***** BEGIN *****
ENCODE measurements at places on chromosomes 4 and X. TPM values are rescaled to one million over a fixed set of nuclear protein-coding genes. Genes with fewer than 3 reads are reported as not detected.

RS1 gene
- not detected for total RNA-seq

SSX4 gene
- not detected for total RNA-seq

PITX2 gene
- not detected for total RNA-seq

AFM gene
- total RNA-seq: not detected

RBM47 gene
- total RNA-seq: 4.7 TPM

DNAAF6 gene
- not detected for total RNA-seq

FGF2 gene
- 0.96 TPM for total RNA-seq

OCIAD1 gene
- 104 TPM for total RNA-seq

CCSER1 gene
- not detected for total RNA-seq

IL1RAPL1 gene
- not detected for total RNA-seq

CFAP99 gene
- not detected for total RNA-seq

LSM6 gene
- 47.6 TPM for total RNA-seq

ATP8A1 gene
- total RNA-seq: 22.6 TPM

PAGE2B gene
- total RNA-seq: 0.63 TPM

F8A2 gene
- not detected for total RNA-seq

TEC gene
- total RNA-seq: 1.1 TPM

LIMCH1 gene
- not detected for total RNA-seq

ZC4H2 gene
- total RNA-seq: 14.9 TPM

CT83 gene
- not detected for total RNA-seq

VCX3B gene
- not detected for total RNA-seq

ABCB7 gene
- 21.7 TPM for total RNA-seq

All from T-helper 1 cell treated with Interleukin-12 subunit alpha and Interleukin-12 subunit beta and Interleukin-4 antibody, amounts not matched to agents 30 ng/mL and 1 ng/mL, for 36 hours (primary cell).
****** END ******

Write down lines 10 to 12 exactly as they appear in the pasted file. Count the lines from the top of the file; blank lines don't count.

RBM47 gene
- total RNA-seq: 4.7 TPM

DNAAF6 gene